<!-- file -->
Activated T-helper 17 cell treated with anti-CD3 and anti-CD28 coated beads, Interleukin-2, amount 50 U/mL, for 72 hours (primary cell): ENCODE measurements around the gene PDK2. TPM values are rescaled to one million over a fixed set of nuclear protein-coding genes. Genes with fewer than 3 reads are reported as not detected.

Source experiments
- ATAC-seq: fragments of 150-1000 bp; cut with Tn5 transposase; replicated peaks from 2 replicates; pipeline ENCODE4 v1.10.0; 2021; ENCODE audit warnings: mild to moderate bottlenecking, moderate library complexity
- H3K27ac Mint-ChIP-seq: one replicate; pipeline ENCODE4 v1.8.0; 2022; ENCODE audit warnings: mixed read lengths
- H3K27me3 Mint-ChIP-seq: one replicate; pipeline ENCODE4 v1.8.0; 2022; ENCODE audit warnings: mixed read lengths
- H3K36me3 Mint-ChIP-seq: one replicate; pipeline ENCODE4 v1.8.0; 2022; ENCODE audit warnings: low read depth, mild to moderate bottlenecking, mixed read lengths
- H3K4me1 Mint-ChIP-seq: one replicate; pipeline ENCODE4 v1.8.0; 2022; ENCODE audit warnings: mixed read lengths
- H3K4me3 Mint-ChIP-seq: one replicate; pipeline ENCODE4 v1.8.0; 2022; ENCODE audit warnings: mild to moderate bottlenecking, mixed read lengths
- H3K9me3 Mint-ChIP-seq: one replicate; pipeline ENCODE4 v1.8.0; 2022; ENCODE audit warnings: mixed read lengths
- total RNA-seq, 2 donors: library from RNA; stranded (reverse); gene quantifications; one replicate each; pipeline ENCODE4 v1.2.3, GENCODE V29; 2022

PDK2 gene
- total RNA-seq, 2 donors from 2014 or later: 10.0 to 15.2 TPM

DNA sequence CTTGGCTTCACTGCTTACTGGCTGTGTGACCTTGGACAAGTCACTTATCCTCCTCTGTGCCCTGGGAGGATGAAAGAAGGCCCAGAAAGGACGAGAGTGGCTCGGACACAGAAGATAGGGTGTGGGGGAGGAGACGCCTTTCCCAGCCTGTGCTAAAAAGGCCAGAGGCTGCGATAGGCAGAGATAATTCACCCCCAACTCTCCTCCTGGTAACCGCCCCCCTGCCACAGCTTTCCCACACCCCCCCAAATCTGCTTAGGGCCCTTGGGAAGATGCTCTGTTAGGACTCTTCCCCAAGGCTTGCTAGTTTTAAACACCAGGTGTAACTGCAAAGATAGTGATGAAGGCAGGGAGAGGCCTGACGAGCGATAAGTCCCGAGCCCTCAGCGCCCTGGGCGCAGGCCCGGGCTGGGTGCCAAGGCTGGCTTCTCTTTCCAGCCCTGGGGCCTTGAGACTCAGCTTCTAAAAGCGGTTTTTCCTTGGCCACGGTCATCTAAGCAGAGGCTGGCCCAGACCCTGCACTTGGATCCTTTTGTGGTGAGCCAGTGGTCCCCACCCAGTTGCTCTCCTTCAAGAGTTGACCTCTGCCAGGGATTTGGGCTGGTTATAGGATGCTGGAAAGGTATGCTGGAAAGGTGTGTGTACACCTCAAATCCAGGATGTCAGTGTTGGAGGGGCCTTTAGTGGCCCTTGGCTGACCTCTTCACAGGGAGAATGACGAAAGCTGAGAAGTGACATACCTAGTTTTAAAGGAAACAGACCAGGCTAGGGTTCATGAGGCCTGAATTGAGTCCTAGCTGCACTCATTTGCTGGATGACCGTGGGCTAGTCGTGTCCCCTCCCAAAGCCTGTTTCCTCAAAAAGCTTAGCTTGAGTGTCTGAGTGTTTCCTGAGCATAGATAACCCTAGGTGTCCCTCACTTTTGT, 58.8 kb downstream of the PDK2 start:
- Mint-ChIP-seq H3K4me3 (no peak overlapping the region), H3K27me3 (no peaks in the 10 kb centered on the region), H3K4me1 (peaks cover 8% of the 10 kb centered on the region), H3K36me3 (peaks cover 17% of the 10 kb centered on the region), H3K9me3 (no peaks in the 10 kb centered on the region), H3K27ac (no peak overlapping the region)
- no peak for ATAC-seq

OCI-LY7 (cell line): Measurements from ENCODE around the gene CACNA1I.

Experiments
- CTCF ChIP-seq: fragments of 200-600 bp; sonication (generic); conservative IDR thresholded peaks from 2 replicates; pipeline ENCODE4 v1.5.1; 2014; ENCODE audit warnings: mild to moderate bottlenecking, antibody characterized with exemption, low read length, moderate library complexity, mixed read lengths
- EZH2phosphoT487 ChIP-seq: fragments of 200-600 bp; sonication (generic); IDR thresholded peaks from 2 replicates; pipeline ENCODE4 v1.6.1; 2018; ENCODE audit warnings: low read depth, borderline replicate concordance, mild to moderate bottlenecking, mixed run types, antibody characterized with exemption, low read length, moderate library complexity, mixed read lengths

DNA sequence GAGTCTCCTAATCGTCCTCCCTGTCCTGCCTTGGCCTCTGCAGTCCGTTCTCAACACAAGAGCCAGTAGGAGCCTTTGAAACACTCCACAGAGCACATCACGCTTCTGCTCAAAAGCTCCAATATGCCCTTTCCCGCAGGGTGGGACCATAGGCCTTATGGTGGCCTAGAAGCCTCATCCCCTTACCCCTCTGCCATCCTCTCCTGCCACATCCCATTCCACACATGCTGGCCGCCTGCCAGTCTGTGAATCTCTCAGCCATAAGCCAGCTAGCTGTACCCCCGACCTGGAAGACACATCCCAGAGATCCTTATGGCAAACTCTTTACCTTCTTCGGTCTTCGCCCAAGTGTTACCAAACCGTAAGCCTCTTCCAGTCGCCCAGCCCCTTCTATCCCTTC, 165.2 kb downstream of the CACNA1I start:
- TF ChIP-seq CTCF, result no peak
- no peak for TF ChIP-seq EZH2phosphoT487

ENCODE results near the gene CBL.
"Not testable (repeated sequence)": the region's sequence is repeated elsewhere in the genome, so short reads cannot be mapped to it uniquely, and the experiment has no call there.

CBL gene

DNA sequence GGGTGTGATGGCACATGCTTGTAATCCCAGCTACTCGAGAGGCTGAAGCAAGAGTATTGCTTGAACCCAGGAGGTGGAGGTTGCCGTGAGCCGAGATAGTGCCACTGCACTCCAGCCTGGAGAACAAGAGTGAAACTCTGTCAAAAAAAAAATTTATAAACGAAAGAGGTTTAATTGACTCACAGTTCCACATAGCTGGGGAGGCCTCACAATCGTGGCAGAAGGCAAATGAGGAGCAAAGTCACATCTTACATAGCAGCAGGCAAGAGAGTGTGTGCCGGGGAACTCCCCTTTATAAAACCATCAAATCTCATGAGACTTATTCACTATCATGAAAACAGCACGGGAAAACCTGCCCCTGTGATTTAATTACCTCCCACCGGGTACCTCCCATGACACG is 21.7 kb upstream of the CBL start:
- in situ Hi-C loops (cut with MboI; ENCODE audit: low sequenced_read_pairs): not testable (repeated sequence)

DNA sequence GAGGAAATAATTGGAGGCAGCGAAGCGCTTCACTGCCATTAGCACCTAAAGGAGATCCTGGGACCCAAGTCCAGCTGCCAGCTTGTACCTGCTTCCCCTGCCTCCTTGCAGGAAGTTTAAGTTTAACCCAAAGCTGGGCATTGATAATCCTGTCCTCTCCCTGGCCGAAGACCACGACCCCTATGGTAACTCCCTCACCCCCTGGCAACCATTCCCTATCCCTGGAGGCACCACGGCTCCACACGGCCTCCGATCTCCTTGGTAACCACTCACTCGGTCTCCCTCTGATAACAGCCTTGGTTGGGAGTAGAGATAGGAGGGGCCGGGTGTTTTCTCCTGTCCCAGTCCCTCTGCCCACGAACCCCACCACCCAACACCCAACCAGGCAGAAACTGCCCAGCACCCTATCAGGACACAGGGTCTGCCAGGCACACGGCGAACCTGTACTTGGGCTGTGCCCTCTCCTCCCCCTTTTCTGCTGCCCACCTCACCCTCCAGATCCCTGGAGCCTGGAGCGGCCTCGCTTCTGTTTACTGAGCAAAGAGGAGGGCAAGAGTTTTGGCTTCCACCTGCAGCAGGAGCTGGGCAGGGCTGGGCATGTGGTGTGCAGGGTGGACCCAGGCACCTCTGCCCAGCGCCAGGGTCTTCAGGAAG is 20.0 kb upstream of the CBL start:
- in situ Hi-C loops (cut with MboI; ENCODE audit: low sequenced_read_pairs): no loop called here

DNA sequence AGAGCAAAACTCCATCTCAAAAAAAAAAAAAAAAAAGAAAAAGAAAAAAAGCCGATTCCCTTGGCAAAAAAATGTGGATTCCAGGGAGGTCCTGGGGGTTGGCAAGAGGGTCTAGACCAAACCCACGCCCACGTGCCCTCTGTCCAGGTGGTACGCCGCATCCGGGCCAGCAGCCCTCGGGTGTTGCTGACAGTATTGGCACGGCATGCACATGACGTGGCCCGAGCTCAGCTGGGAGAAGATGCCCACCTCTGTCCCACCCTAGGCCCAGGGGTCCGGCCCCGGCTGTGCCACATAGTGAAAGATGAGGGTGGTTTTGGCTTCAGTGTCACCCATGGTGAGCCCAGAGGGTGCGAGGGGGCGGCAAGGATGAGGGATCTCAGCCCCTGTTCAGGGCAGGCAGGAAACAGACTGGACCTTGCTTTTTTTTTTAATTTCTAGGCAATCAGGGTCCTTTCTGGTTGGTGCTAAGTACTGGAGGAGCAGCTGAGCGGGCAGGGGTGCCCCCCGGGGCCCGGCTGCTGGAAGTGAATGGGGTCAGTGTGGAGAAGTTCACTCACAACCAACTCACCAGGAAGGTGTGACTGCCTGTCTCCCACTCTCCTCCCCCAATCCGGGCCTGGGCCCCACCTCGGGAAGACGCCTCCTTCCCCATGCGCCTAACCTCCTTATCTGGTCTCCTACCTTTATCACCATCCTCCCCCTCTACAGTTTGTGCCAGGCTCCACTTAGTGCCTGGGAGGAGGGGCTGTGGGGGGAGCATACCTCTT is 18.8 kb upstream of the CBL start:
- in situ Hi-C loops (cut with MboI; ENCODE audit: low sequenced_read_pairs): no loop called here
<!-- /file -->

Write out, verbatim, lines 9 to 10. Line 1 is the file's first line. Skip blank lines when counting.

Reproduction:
- H3K9me3 Mint-ChIP-seq: one replicate; pipeline ENCODE4 v1.8.0; 2022; ENCODE audit warnings: mixed read lengths
- total RNA-seq, 2 donors: library from RNA; stranded (reverse); gene quantifications; one replicate each; pipeline ENCODE4 v1.2.3, GENCODE V29; 2022